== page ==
Preparing for your appointmentBy Mayo Clinic staff
Make an appointment with your usual eye care provider if you notice changes in your vision. If it's determined that you have cataracts, you may be referred to an eye specialist who can perform cataract surgery (ophthalmologist).
Because appointments can be brief, and because there's often a lot of ground to cover, it's a good idea to be well prepared for your appointment. Here's some information to help you get ready, and what to expect from your doctor.
What you can do
- Write down any symptoms you're experiencing, including any that may seem unrelated to the reason for which you scheduled the appointment.
- Write down key personal information, including any major stresses or recent life changes.
- Make a list of all medications, as well as any vitamins or supplements, that you're taking.
- Take a family member or friend along. Sometimes it can be difficult to absorb all the information provided during an appointment. Someone who accompanies you may remember something that you missed or forgot.
- Write down questions to ask your doctor.
Your time with your doctor is limited, so preparing a list of questions will help you make the most of your time together. List your questions from most important to least important in case time runs out. For cataracts, some basic questions to ask include:
- Are cataracts causing my vision problems?
- What are other possible causes for my vision problems?
- What kinds of tests do I need?
- Do I need cataract surgery?
- Will cataract surgery correct my vision problems?
- What are the potential risks of cataract surgery?
- Can I drive myself home after cataract surgery?
- How much time will I need to recover from cataract surgery?
- Will any usual activities be restricted after cataract surgery? For how long?
- After cataract surgery, how long should I wait before getting new glasses?
- If I use Medicare, will it cover the cost of cataract surgery? Does Medicare cover the cost of new glasses after surgery?
- How long can I take to decide about cataract surgery?
- If I wait a year or more before having surgery, will this make it more likely that surgery won't restore my vision?
- If I don't want surgery right now, what else can I do to cope with my vision changes?
- How will I know if my cataracts are getting worse?
- I have these other health conditions. How can I best manage them together?
- Are there any restrictions that I need to follow?
- Should I see a specialist? What will that cost, and will my insurance cover it?
- Are there any brochures or other printed material that I can take with me? What Web sites do you recommend?
- What will determine whether I should plan for a follow-up visit?
In addition to the questions that you've prepared to ask your doctor, don't hesitate to ask questions at any time that you don't understand something.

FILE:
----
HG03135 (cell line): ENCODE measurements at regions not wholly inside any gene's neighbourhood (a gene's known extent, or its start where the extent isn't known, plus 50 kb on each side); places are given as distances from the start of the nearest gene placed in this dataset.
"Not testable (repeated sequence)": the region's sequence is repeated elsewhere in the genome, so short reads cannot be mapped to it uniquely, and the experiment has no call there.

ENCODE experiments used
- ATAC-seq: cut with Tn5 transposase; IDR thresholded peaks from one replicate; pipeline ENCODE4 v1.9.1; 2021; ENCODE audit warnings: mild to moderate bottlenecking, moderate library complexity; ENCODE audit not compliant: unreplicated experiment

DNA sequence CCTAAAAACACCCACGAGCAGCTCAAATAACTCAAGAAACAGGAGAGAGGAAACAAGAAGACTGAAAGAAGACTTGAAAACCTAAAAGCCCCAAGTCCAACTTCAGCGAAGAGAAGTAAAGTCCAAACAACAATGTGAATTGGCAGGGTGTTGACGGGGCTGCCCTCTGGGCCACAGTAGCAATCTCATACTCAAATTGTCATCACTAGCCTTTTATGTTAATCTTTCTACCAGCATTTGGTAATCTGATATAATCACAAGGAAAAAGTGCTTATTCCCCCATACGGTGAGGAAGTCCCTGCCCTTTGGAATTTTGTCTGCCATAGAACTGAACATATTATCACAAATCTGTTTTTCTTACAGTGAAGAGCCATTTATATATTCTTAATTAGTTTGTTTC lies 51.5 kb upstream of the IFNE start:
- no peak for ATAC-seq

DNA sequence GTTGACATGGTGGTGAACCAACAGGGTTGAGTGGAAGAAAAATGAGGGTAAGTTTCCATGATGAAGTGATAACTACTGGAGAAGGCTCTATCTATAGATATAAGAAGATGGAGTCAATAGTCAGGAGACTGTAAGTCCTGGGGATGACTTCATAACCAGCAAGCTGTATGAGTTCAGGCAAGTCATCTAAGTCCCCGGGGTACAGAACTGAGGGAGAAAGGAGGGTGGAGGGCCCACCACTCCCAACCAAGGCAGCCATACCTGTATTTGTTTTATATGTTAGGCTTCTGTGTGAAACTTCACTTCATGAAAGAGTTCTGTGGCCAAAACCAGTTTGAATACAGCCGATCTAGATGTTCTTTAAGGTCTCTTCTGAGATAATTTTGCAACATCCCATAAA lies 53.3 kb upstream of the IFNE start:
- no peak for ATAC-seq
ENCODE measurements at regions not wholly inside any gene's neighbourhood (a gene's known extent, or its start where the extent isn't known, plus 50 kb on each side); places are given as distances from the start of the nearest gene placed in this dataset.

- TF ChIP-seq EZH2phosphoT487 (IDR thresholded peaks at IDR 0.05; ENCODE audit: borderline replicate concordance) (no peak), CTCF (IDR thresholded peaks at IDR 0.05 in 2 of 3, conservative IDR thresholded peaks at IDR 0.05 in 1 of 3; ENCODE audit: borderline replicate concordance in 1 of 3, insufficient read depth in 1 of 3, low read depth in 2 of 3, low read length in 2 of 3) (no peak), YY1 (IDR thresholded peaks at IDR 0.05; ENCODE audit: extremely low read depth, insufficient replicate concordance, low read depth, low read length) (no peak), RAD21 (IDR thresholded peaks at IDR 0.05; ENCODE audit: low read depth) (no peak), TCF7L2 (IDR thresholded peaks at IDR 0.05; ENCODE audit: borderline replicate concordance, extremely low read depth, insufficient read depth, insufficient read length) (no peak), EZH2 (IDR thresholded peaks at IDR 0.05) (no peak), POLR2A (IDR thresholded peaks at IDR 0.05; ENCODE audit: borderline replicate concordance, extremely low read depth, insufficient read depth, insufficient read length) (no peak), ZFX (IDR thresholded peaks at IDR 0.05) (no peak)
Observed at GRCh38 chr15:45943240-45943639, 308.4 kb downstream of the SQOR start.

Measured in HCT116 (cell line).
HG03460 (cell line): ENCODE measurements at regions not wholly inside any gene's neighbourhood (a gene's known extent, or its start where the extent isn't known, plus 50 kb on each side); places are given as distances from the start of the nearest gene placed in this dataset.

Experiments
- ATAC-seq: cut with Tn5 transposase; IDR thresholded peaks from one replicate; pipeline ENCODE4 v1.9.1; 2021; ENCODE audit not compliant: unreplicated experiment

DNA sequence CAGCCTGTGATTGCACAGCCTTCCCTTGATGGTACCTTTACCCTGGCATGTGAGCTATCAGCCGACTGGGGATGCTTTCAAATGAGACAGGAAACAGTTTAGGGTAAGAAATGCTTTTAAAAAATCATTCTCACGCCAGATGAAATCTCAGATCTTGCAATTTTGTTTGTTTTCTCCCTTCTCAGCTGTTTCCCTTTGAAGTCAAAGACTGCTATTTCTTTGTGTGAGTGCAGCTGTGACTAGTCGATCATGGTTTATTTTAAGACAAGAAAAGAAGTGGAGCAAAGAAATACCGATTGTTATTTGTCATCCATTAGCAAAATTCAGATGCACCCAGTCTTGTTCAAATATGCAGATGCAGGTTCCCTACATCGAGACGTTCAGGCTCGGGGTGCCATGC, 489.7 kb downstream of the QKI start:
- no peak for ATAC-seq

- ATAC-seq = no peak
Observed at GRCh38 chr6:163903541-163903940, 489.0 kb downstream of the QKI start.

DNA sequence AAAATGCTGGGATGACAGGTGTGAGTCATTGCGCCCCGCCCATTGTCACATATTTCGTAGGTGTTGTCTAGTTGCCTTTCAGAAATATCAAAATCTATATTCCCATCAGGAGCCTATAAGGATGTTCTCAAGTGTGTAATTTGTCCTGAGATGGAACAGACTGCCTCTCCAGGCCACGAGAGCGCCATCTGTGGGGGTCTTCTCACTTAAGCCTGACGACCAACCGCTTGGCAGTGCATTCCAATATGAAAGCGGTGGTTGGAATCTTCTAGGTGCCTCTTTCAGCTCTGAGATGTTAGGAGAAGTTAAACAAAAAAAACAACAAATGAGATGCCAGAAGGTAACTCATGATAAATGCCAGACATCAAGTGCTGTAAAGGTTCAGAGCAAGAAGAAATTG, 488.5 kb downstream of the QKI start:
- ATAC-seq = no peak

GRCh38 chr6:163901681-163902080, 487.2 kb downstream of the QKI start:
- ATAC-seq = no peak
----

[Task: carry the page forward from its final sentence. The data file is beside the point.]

What to expect from your doctor
Your doctor is likely to ask you a number of questions. Being ready to answer them may allow more time later to cover other points you want to address. Your doctor may ask:
- When did you begin experiencing symptoms?
- Have your symptoms been continuous or occasional?
- Do you experience vision problems in bright light?
- How severe are your symptoms?
- Do your vision problems make it difficult for you to drive?
- Do your vision problems make it difficult to read?
- Do your vision problems make it difficult to do your job?
- Have you ever had eye surgery?
- Have you ever had an eye injury?
- Have you ever been diagnosed with an eye problem, such as iritis?
- Have you ever received radiation therapy to your head or neck?
- What medications are you currently taking?
- Cataract: What you should know. National Eye Institute. http://www.nei.nih.gov/health/cataract/webcataract.pdf. Accessed April 12, 2010.
- Care of the adult patient with cataract. St. Louis, Mo.: American Optometric Association. http://www.aoa.org/documents/CPG-8.pdf. Accessed April 12, 2010.
- Wevill M. Epidemiology, pathophysiology, causes, morphology, and visual effects of cataract. In: Yanoff M, et al. Ophthalmology. 3rd ed. Philadelphia, Pa.: Mosby; 2008. http://www.mdconsult.com/das/book/body/194686199-3/0/1869/0.html. Accessed April 12, 2010.
- Cataract in the adult eye. American Academy of Ophthalmology. http://one.aao.org/asset.axd?id=821cecfb-85c5-400d-a65f-7a9a727bc163. Accessed April 12, 2010.
- Acquired cataract. In: Ehler JP, et al. The Wills Eye Manual: Office and Emergency Room Diagnosis and Treatment of Eye Disease. 5th ed. Baltimore, Md.: Lippincott Williams & Wilkins; 2008. http://ovidsp.ovid.com/ovidweb.cgi?T=JS&NEWS=N&PAGE=booktext&D=books&AN=01337416/5th_Edition/3&XPATH=/OVIDBOOK%5b1%5d/METADATA%5b1%5d/TBY%5b1%5d/EDITORS%5b1%5d. Accessed April 14, 2010.
- Guercio JR, et al. Congenital malformations of the eye and orbit. Otolaryngologic Clinics of North American. 2007;40:113.
- Abel R. Cataract. In: Rakel D. Integrative Medicine. 2nd ed. Philadelphia, Pa.: Saunders Elsevier; 2007. http://www.mdconsult.com/das/book/body/194686199-3/0/1494/0.html. Accessed April 12, 2010.
- Robertson DM (expert opinion). Mayo Clinic, Rochester, Minn. April 24, 2010.